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Kampong Chhnang villagers sent to court for clearing wetland

Kampong Chhnang villagers sent to court for clearing wetland

The names of four Kampong Chhnang villagers were sent to the provincial court on Thursday for further legal action. The villagers are accused of involvement in clearing some 3ha of wetland in Koh Tamov village, in Boribor district’s Koki commune.

The action was taken after relevant officials and the community investigated the land grab for private ownership on Tuesday at Koh Langor and Chrok Snor Lake.

Provincial fisheries administration director Ly La said the four villagers hailed from Melom village, in Melom commune, but logged the flooded forest in neighbouring Koki commune.

“There are many kinds of fisheries crimes. When caught red-handed, they are arrested on the spot. But in this case, the four had cleared the wetland and escaped.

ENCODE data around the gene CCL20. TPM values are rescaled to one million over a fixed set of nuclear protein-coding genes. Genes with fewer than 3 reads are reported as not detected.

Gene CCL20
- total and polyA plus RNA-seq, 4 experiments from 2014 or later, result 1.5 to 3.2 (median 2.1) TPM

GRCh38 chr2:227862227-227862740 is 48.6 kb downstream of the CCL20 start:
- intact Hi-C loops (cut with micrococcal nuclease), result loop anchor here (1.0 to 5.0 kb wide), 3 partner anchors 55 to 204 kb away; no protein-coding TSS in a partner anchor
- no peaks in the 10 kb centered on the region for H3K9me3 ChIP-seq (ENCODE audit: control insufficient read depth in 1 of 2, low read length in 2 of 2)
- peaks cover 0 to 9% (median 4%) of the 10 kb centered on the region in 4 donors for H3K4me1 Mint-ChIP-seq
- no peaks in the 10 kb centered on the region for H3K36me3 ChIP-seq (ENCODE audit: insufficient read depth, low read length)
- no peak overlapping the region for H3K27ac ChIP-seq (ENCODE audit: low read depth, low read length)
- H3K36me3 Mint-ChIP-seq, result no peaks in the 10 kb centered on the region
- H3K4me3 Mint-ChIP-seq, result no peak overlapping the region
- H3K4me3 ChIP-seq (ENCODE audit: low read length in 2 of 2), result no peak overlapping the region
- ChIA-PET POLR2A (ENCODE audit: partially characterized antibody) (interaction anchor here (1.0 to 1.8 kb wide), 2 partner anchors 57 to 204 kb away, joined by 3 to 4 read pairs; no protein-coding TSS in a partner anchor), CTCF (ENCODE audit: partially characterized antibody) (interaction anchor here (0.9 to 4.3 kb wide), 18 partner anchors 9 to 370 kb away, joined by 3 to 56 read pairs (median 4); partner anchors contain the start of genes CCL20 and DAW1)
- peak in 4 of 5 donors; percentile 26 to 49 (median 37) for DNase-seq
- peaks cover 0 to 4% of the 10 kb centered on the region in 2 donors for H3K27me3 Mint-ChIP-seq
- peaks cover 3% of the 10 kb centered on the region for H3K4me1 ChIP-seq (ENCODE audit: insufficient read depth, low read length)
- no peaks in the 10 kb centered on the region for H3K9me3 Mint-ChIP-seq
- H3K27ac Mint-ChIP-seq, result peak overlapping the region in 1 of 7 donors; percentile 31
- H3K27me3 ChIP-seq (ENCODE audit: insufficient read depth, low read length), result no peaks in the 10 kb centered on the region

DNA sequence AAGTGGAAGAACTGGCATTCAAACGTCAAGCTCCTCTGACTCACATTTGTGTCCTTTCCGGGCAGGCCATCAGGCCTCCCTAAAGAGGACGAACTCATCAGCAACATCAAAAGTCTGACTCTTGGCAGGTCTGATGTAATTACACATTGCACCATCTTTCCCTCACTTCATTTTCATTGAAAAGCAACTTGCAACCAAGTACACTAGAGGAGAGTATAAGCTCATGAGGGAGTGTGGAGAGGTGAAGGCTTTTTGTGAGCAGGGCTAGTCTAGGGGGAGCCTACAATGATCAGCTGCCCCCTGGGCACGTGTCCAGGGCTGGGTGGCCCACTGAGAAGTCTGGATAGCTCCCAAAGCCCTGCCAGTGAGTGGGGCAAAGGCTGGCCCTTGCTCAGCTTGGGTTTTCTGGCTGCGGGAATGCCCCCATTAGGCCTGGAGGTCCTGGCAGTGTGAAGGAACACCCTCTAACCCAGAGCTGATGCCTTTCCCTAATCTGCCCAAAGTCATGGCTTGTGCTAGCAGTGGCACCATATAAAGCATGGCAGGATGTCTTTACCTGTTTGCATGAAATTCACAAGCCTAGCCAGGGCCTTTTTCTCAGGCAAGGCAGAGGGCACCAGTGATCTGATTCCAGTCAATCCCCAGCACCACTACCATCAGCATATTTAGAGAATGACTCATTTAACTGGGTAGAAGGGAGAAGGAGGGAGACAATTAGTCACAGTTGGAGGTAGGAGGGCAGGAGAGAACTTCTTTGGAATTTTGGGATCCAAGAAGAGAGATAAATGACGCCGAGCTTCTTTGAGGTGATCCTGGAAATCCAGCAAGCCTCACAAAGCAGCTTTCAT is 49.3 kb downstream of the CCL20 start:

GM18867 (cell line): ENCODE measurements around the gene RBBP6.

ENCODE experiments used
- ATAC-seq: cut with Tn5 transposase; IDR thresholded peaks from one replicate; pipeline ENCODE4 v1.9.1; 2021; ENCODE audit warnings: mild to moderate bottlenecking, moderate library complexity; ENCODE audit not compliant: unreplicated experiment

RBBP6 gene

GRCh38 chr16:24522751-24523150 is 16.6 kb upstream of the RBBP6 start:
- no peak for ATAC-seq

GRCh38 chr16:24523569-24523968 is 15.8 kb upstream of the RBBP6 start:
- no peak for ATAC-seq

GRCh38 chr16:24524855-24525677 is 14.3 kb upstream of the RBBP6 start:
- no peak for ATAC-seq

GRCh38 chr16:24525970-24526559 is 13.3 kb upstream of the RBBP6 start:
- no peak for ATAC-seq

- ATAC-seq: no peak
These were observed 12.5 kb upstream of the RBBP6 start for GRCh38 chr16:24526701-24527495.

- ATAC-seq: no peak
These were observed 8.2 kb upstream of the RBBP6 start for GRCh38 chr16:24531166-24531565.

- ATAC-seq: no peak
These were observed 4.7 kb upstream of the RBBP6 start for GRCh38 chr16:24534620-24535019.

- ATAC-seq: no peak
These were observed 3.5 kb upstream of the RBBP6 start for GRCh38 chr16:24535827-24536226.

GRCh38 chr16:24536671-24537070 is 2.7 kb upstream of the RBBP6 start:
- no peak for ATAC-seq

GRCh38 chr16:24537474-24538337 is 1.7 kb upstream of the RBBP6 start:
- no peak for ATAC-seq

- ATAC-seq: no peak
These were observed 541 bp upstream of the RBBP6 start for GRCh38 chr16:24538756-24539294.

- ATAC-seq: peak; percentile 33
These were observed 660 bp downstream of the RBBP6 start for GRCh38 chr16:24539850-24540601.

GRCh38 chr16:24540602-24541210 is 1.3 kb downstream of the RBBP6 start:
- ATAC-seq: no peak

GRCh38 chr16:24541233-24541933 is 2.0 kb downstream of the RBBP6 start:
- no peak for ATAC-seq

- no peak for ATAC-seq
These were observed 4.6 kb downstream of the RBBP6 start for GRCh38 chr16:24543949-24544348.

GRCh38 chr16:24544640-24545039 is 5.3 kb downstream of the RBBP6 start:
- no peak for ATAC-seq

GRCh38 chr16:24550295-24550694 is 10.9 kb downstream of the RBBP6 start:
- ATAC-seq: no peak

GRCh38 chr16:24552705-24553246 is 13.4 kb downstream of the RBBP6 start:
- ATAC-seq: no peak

“We investigated and identified the culprits, which is why we submitted their names to the court. It will summon them for questioning,” La said.

According to him, the suspects used machetes, axes and saws to log the flooded forest sometime last week, but they had not used any machinery to clear it. From the on site examination, La said they had cleared flooded trees in three locations totalling 3ha.

“The logged sites are behind the rice fields of the villagers who plant the grain during the dry season,” he said.

Rights group Adhoc’s provincial coordinator Sam Chanke supported the fishery administration’s measures to hold the four accountable. He said some people exploited the agricultural land because they were unaware that it belonged to the state.

“The fisheries administration should demarcate the boundary of the state’s wetland. Otherwise, the people will get confused between the land they could additionally own and the land they could not,” he said.

He suggested that the authority should educate villagers in case they unintentionally log the trees. Villagers, he said, should be advised to replant them and restore the forest. Legal action should not be the first recourse, he said.

Additionally, Chanke said the fisheries administration should register public land under its management to prevent such land grabbing.


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